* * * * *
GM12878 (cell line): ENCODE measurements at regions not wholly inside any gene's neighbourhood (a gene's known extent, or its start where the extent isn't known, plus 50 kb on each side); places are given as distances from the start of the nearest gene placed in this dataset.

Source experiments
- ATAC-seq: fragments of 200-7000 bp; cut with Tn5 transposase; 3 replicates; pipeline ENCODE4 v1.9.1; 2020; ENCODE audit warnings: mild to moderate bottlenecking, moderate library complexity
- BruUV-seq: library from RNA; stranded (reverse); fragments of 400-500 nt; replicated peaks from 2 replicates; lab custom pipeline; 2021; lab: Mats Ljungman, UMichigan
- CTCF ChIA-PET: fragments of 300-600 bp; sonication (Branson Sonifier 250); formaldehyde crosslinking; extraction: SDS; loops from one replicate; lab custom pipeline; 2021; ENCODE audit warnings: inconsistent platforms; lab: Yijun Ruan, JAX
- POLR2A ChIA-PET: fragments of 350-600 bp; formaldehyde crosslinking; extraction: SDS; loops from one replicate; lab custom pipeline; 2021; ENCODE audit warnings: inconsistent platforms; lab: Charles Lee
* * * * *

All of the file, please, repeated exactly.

GM12878 (cell line): ENCODE measurements at regions not wholly inside any gene's neighbourhood (a gene's known extent, or its start where the extent isn't known, plus 50 kb on each side); places are given as distances from the start of the nearest gene placed in this dataset.

Source experiments
- ATAC-seq: fragments of 200-7000 bp; cut with Tn5 transposase; 3 replicates; pipeline ENCODE4 v1.9.1; 2020; ENCODE audit warnings: mild to moderate bottlenecking, moderate library complexity
- BruUV-seq: library from RNA; stranded (reverse); fragments of 400-500 nt; replicated peaks from 2 replicates; lab custom pipeline; 2021; lab: Mats Ljungman, UMichigan
- CTCF ChIA-PET: fragments of 300-600 bp; sonication (Branson Sonifier 250); formaldehyde crosslinking; extraction: SDS; loops from one replicate; lab custom pipeline; 2021; ENCODE audit warnings: inconsistent platforms; lab: Yijun Ruan, JAX
- POLR2A ChIA-PET: fragments of 350-600 bp; formaldehyde crosslinking; extraction: SDS; loops from one replicate; lab custom pipeline; 2021; ENCODE audit warnings: inconsistent platforms; lab: Charles Lee